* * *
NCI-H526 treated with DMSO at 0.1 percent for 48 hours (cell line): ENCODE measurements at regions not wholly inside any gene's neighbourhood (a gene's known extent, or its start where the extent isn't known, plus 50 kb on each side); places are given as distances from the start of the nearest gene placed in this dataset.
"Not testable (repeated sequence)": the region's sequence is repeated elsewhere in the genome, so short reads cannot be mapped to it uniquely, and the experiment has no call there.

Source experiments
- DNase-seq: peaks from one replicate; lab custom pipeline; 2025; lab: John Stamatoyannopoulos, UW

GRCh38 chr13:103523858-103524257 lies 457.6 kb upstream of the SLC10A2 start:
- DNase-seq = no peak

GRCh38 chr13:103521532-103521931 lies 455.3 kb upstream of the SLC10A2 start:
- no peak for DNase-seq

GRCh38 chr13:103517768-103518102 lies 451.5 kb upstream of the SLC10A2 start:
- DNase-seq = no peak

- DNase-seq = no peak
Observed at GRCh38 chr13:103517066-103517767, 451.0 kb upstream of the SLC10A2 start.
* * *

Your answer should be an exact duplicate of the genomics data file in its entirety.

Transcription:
NCI-H526 treated with DMSO at 0.1 percent for 48 hours (cell line): ENCODE measurements at regions not wholly inside any gene's neighbourhood (a gene's known extent, or its start where the extent isn't known, plus 50 kb on each side); places are given as distances from the start of the nearest gene placed in this dataset.
"Not testable (repeated sequence)": the region's sequence is repeated elsewhere in the genome, so short reads cannot be mapped to it uniquely, and the experiment has no call there.

Source experiments
- DNase-seq: peaks from one replicate; lab custom pipeline; 2025; lab: John Stamatoyannopoulos, UW

GRCh38 chr13:103523858-103524257 lies 457.6 kb upstream of the SLC10A2 start:
- DNase-seq = no peak

GRCh38 chr13:103521532-103521931 lies 455.3 kb upstream of the SLC10A2 start:
- no peak for DNase-seq

GRCh38 chr13:103517768-103518102 lies 451.5 kb upstream of the SLC10A2 start:
- DNase-seq = no peak

- DNase-seq = no peak
Observed at GRCh38 chr13:103517066-103517767, 451.0 kb upstream of the SLC10A2 start.